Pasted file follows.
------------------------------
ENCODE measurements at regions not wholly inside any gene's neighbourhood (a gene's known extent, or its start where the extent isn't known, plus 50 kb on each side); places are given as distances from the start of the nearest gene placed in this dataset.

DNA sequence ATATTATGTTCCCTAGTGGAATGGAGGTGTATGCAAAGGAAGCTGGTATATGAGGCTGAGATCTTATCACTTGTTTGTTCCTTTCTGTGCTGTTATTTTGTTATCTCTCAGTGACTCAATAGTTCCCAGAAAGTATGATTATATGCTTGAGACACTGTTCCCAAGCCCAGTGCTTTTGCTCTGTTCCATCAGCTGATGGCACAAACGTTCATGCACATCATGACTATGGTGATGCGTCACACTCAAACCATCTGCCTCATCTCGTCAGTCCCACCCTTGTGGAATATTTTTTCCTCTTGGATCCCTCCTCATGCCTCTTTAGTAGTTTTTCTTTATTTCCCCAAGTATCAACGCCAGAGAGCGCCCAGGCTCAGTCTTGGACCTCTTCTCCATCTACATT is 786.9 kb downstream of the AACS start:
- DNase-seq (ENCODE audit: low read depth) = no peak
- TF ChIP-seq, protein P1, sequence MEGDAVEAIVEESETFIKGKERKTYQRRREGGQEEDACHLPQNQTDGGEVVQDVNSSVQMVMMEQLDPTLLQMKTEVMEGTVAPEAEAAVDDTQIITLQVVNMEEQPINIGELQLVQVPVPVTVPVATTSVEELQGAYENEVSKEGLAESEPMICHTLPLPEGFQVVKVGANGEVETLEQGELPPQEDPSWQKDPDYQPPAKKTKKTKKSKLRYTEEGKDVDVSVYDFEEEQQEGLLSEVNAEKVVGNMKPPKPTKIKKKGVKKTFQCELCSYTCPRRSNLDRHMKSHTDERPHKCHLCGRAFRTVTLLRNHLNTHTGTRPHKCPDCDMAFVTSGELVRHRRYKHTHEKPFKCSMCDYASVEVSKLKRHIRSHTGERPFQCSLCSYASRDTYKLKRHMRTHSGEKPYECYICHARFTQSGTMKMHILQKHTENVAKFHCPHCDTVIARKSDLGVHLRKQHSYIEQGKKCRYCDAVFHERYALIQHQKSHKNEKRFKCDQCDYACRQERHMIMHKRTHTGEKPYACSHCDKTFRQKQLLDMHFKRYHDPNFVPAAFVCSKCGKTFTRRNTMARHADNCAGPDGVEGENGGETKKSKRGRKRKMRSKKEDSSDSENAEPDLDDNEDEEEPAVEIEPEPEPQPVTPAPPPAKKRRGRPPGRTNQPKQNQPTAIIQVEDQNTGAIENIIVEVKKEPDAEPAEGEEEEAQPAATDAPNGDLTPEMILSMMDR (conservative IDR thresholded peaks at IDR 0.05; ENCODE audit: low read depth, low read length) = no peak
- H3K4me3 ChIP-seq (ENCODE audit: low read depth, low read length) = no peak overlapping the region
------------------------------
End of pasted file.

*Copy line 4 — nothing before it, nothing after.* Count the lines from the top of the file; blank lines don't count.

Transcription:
- TF ChIP-seq, protein P1, sequence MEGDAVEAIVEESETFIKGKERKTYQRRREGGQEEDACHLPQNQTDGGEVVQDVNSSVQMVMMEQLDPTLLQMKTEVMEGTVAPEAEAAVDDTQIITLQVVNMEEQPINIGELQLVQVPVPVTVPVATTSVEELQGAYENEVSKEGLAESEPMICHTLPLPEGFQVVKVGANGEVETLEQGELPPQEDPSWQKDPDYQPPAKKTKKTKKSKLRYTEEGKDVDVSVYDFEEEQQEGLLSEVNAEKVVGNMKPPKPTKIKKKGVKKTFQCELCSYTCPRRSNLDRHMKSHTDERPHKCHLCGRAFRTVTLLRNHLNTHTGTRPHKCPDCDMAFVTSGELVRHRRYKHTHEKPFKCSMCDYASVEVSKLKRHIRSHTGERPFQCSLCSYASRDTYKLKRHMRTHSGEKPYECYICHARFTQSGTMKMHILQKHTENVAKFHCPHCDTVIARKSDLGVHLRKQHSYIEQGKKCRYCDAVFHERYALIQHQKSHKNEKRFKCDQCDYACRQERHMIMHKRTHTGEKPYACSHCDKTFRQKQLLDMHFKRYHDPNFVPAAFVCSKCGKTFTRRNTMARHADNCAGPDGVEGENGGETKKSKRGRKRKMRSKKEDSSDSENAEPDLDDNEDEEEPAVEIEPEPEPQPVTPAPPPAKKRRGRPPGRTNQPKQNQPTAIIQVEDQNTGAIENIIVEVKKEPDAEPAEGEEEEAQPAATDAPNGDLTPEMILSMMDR (conservative IDR thresholded peaks at IDR 0.05; ENCODE audit: low read depth, low read length) = no peak